Career Trajectory of a Dental Therapist
A dental therapist practicing in Minnesota shares an inside look at his professional path.
Eight years ago, I volunteered at the Wisconsin Mission of Mercy in Sheboygan. I joined a group of undergraduate students attempting to gain real life experience prior to entering a career in dentistry. What I thought was going to be a routine volunteer experience turned out to be a career-motivating opportunity. Arriving at Sheboygan North High School for registration the night prior to the event, we witnessed all types of people already in line, laying on the sidewalks in front of the school. My eyes were opened to the dire need for oral health care. Ever since this eye-opening experience, I knew I wanted to work in a profession that cared for underserved populations. That profession turned out to be dental therapy.
My education at the University of Minnesota (UMN) School of Dentistry began in 2011. I joined the third class of dental therapists. At this point, no dental therapists had begun practicing yet. I had 28 months to develop my skills, learn how to talk to patients, and soak in as much dentistry as possible. UMN—which educates dental, dental hygiene, and dental therapy students—prides itself on a team approach to dentistry. All three student groups are educated together. Learning alongside each of these student groups not only helped me understand their role in the office, but also enabled them to understand the new profession of dental therapy.
The curriculum of the dental therapy program focuses on general education, biomedical foundations, dental sciences, and dental therapy science. The focus of dental therapy science—which is described as “oral health and oral health counseling, health promotion, patient management, clinical dental therapy, infection control, provision of services for patients with special needs, community oral health, medical and dental emergencies, and legal and ethical dimensions of dental therapy practice”—is on more than simply filling teeth. The curriculum is devoted to educating well-rounded individuals who can think critically, make accurate decisions, and integrate into the dental team.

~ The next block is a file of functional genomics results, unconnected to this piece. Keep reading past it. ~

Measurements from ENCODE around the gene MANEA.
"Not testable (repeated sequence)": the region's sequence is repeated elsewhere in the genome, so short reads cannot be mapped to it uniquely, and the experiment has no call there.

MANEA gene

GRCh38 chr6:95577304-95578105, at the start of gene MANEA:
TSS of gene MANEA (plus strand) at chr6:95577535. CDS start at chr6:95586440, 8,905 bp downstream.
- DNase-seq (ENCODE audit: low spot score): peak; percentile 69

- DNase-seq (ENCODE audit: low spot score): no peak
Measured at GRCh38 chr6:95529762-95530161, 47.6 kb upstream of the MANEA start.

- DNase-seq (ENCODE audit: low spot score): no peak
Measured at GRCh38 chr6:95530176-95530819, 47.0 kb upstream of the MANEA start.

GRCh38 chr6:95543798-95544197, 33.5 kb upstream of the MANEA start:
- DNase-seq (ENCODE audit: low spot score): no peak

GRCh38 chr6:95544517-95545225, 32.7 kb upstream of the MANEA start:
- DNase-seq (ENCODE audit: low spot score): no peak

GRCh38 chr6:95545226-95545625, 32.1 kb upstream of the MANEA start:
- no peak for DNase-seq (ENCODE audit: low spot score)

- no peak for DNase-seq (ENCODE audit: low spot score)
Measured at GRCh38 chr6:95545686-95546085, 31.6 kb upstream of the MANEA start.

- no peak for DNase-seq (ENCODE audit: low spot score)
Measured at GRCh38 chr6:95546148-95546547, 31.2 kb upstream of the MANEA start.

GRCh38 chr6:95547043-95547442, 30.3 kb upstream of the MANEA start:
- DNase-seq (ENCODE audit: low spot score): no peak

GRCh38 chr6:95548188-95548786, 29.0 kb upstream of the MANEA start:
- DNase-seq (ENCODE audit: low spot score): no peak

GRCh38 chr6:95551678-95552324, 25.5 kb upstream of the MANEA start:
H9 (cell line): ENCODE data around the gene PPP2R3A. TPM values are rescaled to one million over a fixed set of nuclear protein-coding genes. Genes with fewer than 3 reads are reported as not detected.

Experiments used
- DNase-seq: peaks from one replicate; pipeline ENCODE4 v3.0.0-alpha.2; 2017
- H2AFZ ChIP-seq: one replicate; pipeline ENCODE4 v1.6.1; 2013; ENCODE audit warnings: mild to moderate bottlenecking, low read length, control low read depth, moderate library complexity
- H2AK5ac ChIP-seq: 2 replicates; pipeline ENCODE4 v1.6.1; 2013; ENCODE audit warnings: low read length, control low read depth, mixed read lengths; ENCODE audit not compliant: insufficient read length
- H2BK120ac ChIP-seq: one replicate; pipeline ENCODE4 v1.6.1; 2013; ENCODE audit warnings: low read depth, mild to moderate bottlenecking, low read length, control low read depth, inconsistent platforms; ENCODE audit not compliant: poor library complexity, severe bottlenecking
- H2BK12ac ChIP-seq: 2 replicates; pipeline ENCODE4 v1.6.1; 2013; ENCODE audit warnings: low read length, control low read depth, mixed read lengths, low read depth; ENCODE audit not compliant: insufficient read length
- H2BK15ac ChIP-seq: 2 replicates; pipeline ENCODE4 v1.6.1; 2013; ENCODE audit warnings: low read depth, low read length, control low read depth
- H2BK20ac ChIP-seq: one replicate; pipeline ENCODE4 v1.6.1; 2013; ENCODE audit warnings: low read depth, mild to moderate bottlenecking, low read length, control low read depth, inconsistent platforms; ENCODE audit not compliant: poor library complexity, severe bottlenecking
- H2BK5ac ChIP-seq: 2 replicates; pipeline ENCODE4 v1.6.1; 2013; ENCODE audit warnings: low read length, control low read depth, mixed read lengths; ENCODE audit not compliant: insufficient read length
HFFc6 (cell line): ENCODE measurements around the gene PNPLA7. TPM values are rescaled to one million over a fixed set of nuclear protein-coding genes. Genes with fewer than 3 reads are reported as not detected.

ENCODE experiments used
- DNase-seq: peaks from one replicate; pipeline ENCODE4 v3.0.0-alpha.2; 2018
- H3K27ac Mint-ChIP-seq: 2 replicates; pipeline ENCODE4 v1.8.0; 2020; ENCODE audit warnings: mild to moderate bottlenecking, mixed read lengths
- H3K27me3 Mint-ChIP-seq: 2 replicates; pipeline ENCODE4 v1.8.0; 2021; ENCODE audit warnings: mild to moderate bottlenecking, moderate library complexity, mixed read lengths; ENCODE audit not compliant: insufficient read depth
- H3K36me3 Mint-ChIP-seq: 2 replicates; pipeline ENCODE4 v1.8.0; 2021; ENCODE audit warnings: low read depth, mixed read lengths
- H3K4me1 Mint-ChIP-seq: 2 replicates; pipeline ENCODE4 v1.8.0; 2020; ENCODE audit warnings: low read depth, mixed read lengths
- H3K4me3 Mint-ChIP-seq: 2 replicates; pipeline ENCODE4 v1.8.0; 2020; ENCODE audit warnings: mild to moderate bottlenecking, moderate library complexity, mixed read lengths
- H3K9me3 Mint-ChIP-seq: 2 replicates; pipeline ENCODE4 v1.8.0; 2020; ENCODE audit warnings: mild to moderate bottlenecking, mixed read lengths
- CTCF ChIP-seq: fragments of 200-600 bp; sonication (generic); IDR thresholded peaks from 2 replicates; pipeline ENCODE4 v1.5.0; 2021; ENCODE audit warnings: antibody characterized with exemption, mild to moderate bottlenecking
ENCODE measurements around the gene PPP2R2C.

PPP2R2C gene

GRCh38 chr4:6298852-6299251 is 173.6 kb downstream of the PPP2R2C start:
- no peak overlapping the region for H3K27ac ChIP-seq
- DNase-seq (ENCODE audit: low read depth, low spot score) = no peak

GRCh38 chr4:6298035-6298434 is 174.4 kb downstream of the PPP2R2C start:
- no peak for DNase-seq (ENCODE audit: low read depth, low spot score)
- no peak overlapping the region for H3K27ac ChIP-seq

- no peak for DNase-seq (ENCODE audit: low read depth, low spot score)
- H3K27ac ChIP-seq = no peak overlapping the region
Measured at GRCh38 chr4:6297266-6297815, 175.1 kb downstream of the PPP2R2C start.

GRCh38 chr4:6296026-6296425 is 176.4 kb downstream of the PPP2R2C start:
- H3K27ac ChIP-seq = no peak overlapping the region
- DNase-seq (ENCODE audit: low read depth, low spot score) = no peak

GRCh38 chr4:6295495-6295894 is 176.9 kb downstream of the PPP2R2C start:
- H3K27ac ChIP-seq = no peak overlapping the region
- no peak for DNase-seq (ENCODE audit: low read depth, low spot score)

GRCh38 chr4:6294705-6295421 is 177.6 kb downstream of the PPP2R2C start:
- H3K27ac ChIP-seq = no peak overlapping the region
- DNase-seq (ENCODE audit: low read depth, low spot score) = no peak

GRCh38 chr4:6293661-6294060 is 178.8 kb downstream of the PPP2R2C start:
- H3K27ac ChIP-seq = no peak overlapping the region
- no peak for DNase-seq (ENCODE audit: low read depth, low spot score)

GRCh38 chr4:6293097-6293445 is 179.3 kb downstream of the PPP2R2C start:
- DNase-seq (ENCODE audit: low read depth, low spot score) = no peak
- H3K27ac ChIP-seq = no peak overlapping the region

As I was finding my niche in the dental world, I devised three main criteria I wanted to achieve: working with children, helping the underserved, and choosing a profession that allowed for growth and development. The career of dental therapy has allowed me to do all three of these and more. I currently work as an advanced dental therapist in private practice and as a clinical assistant professor for UMN. The opportunities I have been given to educate families, spend time with patients, and see oral health improve are the true reality of what dental therapists do day in and day out.
Table 1 lists the services I can provide. For the licensed dental therapist, there are two levels of supervision. General supervision is given for preventive services, similar to a dental hygienist. Indirect supervision is given for more invasive, irreversible procedures. In Minnesota, dental therapists can earn a certificate in advanced dental therapy. Once certified, advanced dental therapists can work under general supervision for all procedures if agreed upon with their supervising dentists. I achieved my advanced dental therapist certification in April 2016.
Dental therapy is in its 9th year in the state of Minnesota. There are just shy of 100 dental therapists providing care to populations truly in need. Knowing that I work in a career focused on helping the growing demographic of underserved individuals keeps me yearning for more knowledge and motivated to continue educating the next classes of dental therapists. Dentistry is built on the purpose of serving our patients. Dental therapists are not the silver bullet; we cannot solve all the growing needs of the underserved. A team effort is required, and dental therapists will continue to play a key role in providing high-quality and safe patient care.
From Perspectives on the Midlevel Practitioner, a supplement to Dimensions of Dental Hygiene. October 2018;5(10):23–24.